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Ann Surg. 2008 Feb;247(2):294-9. doi: 10.1097/SLA.0b013e31815b6976.

Debridement and closed packing for sterile or infected necrotizing pancreatitis: insights into indications and outcomes in 167 patients.

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  • 1Department of Surgery, Massachusetts General Hospital, Boston, Massachusetts 02114, USA.

Abstract

OBJECTIVE:

To examine the surgical indications and clinical outcomes of a large cohort of patients with necrotizing pancreatitis.

SUMMARY BACKGROUND DATA:

Mortality after debridement for necrotizing pancreatitis continues to be inordinately high. The clinical experience with patients who underwent uniform surgical treatment for necrotizing pancreatitis at the Massachusetts General Hospital over a 15-year period is described.

METHODS:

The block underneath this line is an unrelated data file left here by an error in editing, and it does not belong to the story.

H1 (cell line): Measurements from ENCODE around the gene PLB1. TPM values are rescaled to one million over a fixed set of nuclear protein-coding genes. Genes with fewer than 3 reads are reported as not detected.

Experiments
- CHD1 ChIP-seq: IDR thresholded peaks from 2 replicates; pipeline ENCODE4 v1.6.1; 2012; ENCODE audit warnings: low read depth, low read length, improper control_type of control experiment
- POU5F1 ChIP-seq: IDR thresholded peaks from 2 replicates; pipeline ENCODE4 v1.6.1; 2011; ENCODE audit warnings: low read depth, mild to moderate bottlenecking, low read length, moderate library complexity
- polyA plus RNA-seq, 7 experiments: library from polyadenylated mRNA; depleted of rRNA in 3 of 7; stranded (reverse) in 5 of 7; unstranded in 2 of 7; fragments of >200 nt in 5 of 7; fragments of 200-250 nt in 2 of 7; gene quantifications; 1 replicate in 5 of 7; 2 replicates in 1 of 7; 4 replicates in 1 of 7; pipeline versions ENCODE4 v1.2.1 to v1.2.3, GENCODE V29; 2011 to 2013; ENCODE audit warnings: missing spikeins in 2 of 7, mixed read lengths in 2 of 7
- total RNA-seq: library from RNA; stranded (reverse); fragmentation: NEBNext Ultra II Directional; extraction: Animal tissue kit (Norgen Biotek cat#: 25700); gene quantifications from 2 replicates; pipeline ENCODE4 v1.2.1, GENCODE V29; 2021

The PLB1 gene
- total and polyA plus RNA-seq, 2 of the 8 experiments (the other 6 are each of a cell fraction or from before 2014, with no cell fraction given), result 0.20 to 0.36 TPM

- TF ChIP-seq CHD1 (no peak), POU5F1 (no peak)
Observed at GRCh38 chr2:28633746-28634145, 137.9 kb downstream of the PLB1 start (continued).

Retrospective review of 167 patients with necrotizing pancreatitis who required intervention and were treated with single stage debridement and a closed packing technique. Particular emphasis was placed on the indication for surgery and the presence of infected necrosis. Multiple logistic regression models were used to identify predictors of mortality.

RESULTS:

The primary preoperative indication for operation was infected necrosis (51%), but intraoperative cultures proved that 72% of the entire cohort was infected. The rate of reoperation was 12.6%, and 29.9% of patients required percutaneous interventional radiology drainage after initial debridement. Overall operative mortality was 11.4% (19/167), but higher in patients who were operated upon before 28 days (20.3% vs. 5.1%, P = 0.002). Other important predictors of mortality included organ failure > or =3 (OR = 2.4, P = 0.001), postoperative intensive care unit stay > or =6 days (OR = 15.9, P = 0.001), and female gender (OR = 5.41, P = 0.02).

CONCLUSIONS:

Open, transperitoneal debridement followed by closed packing and drainage results in the lowest reported mortality and reoperation rates, and provides a standard for comparing other methods of treatment. A negative FNA does not reliably rule out infection. The clinical status of the patients and not proof of infection should determine the need for debridement.

PMID:
18216536
[PubMed - indexed for MEDLINE]
PMCID:
PMC3806106
Free PMC Article

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